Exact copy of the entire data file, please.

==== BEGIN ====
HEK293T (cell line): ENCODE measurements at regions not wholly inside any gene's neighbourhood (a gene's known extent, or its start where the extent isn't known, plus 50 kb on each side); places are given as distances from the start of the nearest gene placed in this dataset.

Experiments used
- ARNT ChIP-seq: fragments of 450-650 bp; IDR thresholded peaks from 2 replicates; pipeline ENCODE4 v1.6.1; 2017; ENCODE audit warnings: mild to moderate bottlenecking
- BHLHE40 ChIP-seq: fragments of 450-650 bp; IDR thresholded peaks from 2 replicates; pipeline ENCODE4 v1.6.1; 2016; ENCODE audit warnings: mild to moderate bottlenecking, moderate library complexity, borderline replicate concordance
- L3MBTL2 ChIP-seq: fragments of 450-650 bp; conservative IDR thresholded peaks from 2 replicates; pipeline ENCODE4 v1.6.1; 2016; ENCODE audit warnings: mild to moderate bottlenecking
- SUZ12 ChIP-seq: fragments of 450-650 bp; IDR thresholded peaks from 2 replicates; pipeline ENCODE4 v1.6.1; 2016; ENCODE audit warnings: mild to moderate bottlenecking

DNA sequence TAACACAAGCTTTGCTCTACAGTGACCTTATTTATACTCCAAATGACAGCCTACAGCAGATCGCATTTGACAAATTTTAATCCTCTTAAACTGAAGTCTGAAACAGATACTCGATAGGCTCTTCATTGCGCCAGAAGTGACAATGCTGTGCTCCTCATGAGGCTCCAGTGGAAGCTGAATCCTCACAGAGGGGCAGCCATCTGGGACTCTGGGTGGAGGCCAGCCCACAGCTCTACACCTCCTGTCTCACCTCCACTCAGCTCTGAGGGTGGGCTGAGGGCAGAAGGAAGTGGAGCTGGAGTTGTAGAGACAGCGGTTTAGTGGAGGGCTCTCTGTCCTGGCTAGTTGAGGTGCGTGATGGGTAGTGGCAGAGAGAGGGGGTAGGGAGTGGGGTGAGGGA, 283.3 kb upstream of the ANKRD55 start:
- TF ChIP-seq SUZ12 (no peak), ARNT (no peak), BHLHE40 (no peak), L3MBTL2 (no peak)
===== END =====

HEK293T (cell line): ENCODE measurements at regions not wholly inside any gene's neighbourhood (a gene's known extent, or its start where the extent isn't known, plus 50 kb on each side); places are given as distances from the start of the nearest gene placed in this dataset.

Experiments used
- ARNT ChIP-seq: fragments of 450-650 bp; IDR thresholded peaks from 2 replicates; pipeline ENCODE4 v1.6.1; 2017; ENCODE audit warnings: mild to moderate bottlenecking
- BHLHE40 ChIP-seq: fragments of 450-650 bp; IDR thresholded peaks from 2 replicates; pipeline ENCODE4 v1.6.1; 2016; ENCODE audit warnings: mild to moderate bottlenecking, moderate library complexity, borderline replicate concordance
- L3MBTL2 ChIP-seq: fragments of 450-650 bp; conservative IDR thresholded peaks from 2 replicates; pipeline ENCODE4 v1.6.1; 2016; ENCODE audit warnings: mild to moderate bottlenecking
- SUZ12 ChIP-seq: fragments of 450-650 bp; IDR thresholded peaks from 2 replicates; pipeline ENCODE4 v1.6.1; 2016; ENCODE audit warnings: mild to moderate bottlenecking

DNA sequence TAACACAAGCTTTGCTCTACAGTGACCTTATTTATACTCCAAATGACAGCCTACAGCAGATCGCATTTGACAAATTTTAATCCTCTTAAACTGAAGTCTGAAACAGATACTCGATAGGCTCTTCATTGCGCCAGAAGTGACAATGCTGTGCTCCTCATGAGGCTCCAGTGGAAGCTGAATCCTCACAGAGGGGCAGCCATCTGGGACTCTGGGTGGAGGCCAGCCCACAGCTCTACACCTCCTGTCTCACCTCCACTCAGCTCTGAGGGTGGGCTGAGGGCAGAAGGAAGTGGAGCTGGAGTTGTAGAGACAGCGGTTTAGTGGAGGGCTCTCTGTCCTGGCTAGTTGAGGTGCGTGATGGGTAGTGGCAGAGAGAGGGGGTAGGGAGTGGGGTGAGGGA, 283.3 kb upstream of the ANKRD55 start:
- TF ChIP-seq SUZ12 (no peak), ARNT (no peak), BHLHE40 (no peak), L3MBTL2 (no peak)